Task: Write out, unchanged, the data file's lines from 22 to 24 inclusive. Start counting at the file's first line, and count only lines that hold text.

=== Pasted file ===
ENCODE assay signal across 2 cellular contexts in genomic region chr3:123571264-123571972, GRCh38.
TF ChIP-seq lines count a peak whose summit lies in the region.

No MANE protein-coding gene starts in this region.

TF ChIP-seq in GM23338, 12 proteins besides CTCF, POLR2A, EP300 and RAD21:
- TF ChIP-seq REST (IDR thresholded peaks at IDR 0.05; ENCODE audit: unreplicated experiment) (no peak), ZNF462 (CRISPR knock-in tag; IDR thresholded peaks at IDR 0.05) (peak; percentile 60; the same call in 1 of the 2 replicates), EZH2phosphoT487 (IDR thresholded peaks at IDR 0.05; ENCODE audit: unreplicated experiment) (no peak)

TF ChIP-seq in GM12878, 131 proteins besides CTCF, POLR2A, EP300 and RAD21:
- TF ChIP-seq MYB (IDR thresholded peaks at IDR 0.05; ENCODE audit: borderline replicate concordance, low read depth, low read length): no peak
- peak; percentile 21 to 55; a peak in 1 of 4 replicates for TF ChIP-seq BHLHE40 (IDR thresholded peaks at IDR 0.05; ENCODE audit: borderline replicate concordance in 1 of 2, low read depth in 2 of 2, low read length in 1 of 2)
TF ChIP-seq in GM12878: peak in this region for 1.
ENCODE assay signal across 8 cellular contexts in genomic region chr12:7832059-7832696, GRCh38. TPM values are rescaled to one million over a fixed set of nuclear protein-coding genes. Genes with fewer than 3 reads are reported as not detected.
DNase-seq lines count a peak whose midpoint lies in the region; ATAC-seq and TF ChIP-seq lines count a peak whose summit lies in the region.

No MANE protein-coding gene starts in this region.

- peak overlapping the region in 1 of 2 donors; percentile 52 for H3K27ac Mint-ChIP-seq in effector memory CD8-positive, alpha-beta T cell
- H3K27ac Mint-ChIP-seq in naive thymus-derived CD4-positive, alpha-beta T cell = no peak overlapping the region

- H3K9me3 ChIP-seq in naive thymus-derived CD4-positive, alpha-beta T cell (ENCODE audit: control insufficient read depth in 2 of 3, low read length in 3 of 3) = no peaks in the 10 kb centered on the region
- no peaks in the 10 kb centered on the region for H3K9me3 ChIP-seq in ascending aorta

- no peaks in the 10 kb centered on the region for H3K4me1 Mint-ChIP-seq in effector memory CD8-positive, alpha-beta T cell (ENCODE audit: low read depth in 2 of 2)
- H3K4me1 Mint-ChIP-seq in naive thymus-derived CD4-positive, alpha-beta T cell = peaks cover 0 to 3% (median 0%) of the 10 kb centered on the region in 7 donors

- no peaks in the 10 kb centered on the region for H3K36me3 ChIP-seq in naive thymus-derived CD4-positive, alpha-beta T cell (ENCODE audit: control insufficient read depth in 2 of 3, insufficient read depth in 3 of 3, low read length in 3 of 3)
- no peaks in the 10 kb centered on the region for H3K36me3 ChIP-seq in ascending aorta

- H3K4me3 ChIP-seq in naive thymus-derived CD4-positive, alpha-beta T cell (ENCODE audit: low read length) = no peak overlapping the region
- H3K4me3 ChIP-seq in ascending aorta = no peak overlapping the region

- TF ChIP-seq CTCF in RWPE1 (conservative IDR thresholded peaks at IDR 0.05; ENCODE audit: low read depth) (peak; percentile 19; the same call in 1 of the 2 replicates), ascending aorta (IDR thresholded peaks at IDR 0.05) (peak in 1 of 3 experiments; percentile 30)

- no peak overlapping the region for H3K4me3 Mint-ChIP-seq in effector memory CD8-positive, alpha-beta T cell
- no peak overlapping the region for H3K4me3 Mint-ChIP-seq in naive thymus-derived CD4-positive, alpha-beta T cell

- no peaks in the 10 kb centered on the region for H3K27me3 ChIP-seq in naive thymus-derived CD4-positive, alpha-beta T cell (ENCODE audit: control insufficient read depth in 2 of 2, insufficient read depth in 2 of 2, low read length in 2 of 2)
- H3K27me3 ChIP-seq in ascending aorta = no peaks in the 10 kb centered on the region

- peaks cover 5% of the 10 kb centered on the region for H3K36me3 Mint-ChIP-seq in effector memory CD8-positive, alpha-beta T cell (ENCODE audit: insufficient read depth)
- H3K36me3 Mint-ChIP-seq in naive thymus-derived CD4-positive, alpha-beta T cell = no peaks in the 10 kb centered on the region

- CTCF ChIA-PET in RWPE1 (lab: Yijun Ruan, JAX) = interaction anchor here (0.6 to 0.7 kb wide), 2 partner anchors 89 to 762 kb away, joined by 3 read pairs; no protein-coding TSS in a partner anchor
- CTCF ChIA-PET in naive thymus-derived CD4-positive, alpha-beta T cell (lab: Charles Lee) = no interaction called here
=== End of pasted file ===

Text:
- H3K4me3 ChIP-seq in ascending aorta = no peak overlapping the region

- TF ChIP-seq CTCF in RWPE1 (conservative IDR thresholded peaks at IDR 0.05; ENCODE audit: low read depth) (peak; percentile 19; the same call in 1 of the 2 replicates), ascending aorta (IDR thresholded peaks at IDR 0.05) (peak in 1 of 3 experiments; percentile 30)

- no peak overlapping the region for H3K4me3 Mint-ChIP-seq in effector memory CD8-positive, alpha-beta T cell